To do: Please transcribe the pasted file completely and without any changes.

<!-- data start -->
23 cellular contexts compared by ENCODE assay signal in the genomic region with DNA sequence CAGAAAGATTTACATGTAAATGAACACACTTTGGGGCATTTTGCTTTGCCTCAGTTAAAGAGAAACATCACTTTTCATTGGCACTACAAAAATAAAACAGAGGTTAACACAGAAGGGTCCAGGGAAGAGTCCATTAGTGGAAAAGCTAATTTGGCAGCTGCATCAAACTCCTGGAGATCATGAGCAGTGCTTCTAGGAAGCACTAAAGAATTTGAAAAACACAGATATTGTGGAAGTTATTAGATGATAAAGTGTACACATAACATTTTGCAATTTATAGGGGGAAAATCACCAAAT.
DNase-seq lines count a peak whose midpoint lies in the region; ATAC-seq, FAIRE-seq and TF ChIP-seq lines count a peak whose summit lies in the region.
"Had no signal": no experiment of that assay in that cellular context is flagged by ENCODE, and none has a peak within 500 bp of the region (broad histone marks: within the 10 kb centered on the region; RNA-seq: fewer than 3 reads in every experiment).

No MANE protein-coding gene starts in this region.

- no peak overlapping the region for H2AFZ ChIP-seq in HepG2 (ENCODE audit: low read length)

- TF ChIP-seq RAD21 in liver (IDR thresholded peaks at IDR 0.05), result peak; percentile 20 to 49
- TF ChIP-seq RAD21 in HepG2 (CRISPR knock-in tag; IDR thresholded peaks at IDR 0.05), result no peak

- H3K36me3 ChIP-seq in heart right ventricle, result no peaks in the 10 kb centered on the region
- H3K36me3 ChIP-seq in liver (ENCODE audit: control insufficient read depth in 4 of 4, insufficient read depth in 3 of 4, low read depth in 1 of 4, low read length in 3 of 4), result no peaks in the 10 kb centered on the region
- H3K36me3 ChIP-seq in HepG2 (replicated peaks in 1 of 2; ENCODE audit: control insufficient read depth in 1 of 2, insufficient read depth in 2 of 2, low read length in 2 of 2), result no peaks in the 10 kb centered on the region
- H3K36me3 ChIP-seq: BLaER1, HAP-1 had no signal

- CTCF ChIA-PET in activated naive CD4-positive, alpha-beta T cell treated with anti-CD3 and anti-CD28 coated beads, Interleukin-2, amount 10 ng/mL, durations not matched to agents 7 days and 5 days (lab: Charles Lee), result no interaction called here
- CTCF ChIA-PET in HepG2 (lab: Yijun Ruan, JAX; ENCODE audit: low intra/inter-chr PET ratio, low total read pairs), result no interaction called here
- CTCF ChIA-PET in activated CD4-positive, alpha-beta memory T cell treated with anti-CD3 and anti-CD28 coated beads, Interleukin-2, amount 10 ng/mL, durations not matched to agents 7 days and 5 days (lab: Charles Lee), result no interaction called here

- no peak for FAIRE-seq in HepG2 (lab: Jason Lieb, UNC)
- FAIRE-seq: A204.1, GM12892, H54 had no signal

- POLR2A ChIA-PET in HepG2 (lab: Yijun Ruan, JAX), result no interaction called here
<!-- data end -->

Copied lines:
23 cellular contexts compared by ENCODE assay signal in the genomic region with DNA sequence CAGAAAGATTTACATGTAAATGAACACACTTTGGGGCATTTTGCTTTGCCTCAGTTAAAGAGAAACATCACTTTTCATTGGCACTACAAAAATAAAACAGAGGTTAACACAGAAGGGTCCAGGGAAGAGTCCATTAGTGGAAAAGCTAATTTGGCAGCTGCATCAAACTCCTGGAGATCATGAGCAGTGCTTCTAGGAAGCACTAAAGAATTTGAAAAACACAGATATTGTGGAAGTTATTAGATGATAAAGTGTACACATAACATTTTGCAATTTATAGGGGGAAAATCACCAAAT.
DNase-seq lines count a peak whose midpoint lies in the region; ATAC-seq, FAIRE-seq and TF ChIP-seq lines count a peak whose summit lies in the region.
"Had no signal": no experiment of that assay in that cellular context is flagged by ENCODE, and none has a peak within 500 bp of the region (broad histone marks: within the 10 kb centered on the region; RNA-seq: fewer than 3 reads in every experiment).

No MANE protein-coding gene starts in this region.

- no peak overlapping the region for H2AFZ ChIP-seq in HepG2 (ENCODE audit: low read length)

- TF ChIP-seq RAD21 in liver (IDR thresholded peaks at IDR 0.05), result peak; percentile 20 to 49
- TF ChIP-seq RAD21 in HepG2 (CRISPR knock-in tag; IDR thresholded peaks at IDR 0.05), result no peak

- H3K36me3 ChIP-seq in heart right ventricle, result no peaks in the 10 kb centered on the region
- H3K36me3 ChIP-seq in liver (ENCODE audit: control insufficient read depth in 4 of 4, insufficient read depth in 3 of 4, low read depth in 1 of 4, low read length in 3 of 4), result no peaks in the 10 kb centered on the region
- H3K36me3 ChIP-seq in HepG2 (replicated peaks in 1 of 2; ENCODE audit: control insufficient read depth in 1 of 2, insufficient read depth in 2 of 2, low read length in 2 of 2), result no peaks in the 10 kb centered on the region
- H3K36me3 ChIP-seq: BLaER1, HAP-1 had no signal

- CTCF ChIA-PET in activated naive CD4-positive, alpha-beta T cell treated with anti-CD3 and anti-CD28 coated beads, Interleukin-2, amount 10 ng/mL, durations not matched to agents 7 days and 5 days (lab: Charles Lee), result no interaction called here
- CTCF ChIA-PET in HepG2 (lab: Yijun Ruan, JAX; ENCODE audit: low intra/inter-chr PET ratio, low total read pairs), result no interaction called here
- CTCF ChIA-PET in activated CD4-positive, alpha-beta memory T cell treated with anti-CD3 and anti-CD28 coated beads, Interleukin-2, amount 10 ng/mL, durations not matched to agents 7 days and 5 days (lab: Charles Lee), result no interaction called here

- no peak for FAIRE-seq in HepG2 (lab: Jason Lieb, UNC)
- FAIRE-seq: A204.1, GM12892, H54 had no signal

- POLR2A ChIA-PET in HepG2 (lab: Yijun Ruan, JAX), result no interaction called here